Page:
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Heparinoids are glycosaminoglycans which are derivatives of heparin.[1] They include oligosaccharides and sulfated polysaccharides of plant, animal, or synthetic origin.[2] One study conducted on heparinoids.[3]

Heparinoids, like heparin, act by interacting with heparin binding proteins, generally through ionic interactions or hydrogen bonding. Some examples of heparin binding proteins include antithrombin III. It is thought that much protein interaction with heparin is not direct, and instead heparin binding protein actually interact with glycosaminoglycan (GAG) side chains or mucins bound to the heparin polymer, so it is possible that heparinoids interact with these proteins in a similar way, acquiring GAG side chains in vivo. One counter example is the protein chymase, which directly binds to heparin.[2]

Sulfonated polysaccharides[edit]

From animal tissues[edit]

Dermatan sulfate is one example of a compound that is classified as a heparinoid. It is a naturally-occurring polysaccharide of O-sulfonated N-acetyl-D-galatosamine, L-iduronic acid, and D-glucuronic acid that has been clinically used as an antithrombotic agent.[2]

Chondroitin sulfate shows slightly less biological activity than dermatan sulfate, and is composed of O-sulfonated N-acetyl-D-galatosamine and D-glucuronic acid. It is theorized that this change in efficacy is related to the absence of L-induronic acid, which affects the flexibility of the polymer chain.[2]

Acharan sulfate is a heparinoid that is naturally produced by the giant African land snail, Achatina fulica. Keratan sulfate is a heparinoid that is a component of cartilage. It is found in the cornea.[2]

Chitin, a component of insect shells and fungal structures, can be de-N-acetylated to form chitosan, which when sulfonated has a significant chemical similarity to heparin. In fact, it inhibits thrombin by affecting ATIII.

Lepirudin is a recombinant preparation of the polypeptide anticoagulant secreted by leeches and is used in patients with heparin induced thrombocytopenia.

From plant sources[edit]

Fucoidan is a polymer composed of sulfated L-fucose.

Carrageenans are isolated from algae.

Hyaluronan functions as a heparinoid when it is sulfonated. Intra-articular injections of hyaluronic acid are used to mitigate pain and treat symptoms of osteoarthritis in the knee, but such injections are correlated with increased risk of serious side effects.[4]

Alginic acid functions as a heparinoid when it is sulfonated.

Pentosan from the bark of Fagus sylvatica, when sulfonated, acts with 1/10th of the efficacy of heparin.

From microbial sources[edit]

K5 polysaccharide from E. coli acts as a heparinoid when it is sulfonated.


Heparin was first isolated from dog liver by medical student Jay McClean in 1916. Jorpes discovered the structure of the heparin polysaccharide in 1935, identifying that it is a highly sulfonated polymer of glycosaminoglycoglycan (GAG) and uronic acid. Around that time, heparin began to be used in the prophylaxis and treatment of post-operative thrombosis.[5]


There is no industrial process for the complete synthesis of heparin; Heparin is isolated from animal tissue - generally bovine lung, porcine, and intestinal mucosa.[5] Heparinoids generally are also naturally-occurring polysaccharides, and similarly need to be purified from the plant or animal tissue that produces them.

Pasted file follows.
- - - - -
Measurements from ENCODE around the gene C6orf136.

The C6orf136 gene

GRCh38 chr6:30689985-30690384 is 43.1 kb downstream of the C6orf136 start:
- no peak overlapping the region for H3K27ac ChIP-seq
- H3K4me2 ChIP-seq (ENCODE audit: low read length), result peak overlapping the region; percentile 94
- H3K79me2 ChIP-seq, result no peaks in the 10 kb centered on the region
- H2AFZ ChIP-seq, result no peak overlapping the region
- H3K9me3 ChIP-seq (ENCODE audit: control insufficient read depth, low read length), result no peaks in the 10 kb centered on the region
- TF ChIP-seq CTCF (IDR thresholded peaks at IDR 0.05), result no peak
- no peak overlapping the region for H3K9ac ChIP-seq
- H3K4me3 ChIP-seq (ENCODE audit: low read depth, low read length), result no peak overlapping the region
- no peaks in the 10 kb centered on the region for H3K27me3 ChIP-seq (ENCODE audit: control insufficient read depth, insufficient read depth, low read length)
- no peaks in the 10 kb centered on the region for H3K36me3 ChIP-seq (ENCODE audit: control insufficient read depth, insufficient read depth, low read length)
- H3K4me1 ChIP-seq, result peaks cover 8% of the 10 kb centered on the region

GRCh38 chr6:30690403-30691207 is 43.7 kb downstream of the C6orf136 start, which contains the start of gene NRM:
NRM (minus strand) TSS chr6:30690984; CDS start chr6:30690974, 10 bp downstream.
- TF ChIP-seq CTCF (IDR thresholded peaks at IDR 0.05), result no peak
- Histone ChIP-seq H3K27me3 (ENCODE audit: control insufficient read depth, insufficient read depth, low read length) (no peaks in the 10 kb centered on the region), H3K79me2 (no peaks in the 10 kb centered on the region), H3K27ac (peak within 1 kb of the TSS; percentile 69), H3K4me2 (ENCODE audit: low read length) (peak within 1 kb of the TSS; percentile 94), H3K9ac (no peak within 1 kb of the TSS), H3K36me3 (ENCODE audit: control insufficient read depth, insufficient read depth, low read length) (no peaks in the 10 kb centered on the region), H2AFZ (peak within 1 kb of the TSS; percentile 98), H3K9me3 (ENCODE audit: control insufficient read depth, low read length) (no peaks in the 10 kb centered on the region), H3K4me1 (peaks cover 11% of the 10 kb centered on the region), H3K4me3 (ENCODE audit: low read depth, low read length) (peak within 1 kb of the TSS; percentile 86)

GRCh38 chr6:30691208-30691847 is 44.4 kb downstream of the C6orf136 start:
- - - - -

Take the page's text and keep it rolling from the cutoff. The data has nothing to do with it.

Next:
There is no internationally accepted molecular standard for the composition of heparin, as it is a complex polymer of GAG units and uronic acids (including D-glucuronic acid, L-iduronic acid, and D-glucosamine). Position of N-acetyl, N-sulfate, and O-sulfate groups in these uronic acids can vary, as can the branching patterns of the chain. This generates an extraordinary amount of variability between molecules of heparin.[5] Current USP standards for heparin limit levels of contamination with dermatan, chondroitin, and over-sulfonated chondroitin sulfate, as well as galactosamine levels in the sample, as determined by HPLC, H-NMR, and Strong Anion Exchange Chromatography.[6][7]

See also[edit]


  1. ^ Heparinoids at the US National Library of Medicine Medical Subject Headings (MeSH)
  2. ^ a b c d e Gunay NS, Linhardt RJ (1999). "Heparinoids: structure, biological activities and therapeutic applications". Planta Medica. 65 (4): 301–6. doi:10.1055/s-1999-13990. PMID 10364832.
  3. ^ Mehta PP, Sagar S, Kakkar VV (1975). "Treatment of superficial thrombophlebitis: a randomized, bouble-blind trial of heparinoid cream". British Medical Journal. 3 (5984): 614–6. doi:10.1136/bmj.3.5984.614. JSTOR 20406780. PMC 1674425. PMID 51664.
  4. ^ Rutjes, Anne W.S.; Jüni, Peter; Da Costa, Bruno R.; Trelle, Sven; Nüesch, Eveline; Reichenbach, Stephan (2012). "Viscosupplementation for Osteoarthritis of the Knee". Annals of Internal Medicine. 157 (3): 180–91. doi:10.7326/0003-4819-157-3-201208070-00473. PMID 22868835.
  5. ^ a b c Nieforth, Karl A., and Zbigniew J. Witczak (1997). M. Dekker (ed.). Heparin Oligosaccharides: New Analogues Development and Applications. Carbohydrates in Drug Design. New York: eBook Collection (EBSCOhost), EBSCOhost.CS1 maint: Multiple names: authors list (link)
  6. ^ {{U.S. Pharmacopeia Heparin Stage Two Monograph Revisions Open Microphone Web Meeting March 3, 2009 Powerpoint Presentation. Morris, Tina S.; Szajeck, Anita; Wahab, Samir; Ambrose, Michael; Jameison, Fabian A.; <http://www.usp.org/sites/default/files/usp_pdf/EN/USPNF/key-issues/2009-03-09-HeparinMeeting.pdf> }}
  7. ^ USP Safety Data Sheet: Heparin Sodium with Oversulfated Chondroitin Sulfate. http://static.usp.org/pdf/EN/referenceStandards/msds/1304050.pdf Accessed on 11/30/2015.

External links[edit]